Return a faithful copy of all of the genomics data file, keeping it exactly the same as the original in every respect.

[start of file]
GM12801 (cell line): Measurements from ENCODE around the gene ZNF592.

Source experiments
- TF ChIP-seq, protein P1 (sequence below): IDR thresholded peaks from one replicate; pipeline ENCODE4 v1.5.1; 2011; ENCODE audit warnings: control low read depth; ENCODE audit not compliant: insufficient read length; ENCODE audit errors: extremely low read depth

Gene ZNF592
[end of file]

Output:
GM12801 (cell line): Measurements from ENCODE around the gene ZNF592.

Source experiments
- TF ChIP-seq, protein P1 (sequence below): IDR thresholded peaks from one replicate; pipeline ENCODE4 v1.5.1; 2011; ENCODE audit warnings: control low read depth; ENCODE audit not compliant: insufficient read length; ENCODE audit errors: extremely low read depth

Gene ZNF592